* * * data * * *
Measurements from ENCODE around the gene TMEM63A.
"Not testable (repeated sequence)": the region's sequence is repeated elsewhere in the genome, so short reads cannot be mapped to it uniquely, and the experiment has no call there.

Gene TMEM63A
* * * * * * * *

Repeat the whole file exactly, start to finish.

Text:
Measurements from ENCODE around the gene TMEM63A.
"Not testable (repeated sequence)": the region's sequence is repeated elsewhere in the genome, so short reads cannot be mapped to it uniquely, and the experiment has no call there.

Gene TMEM63A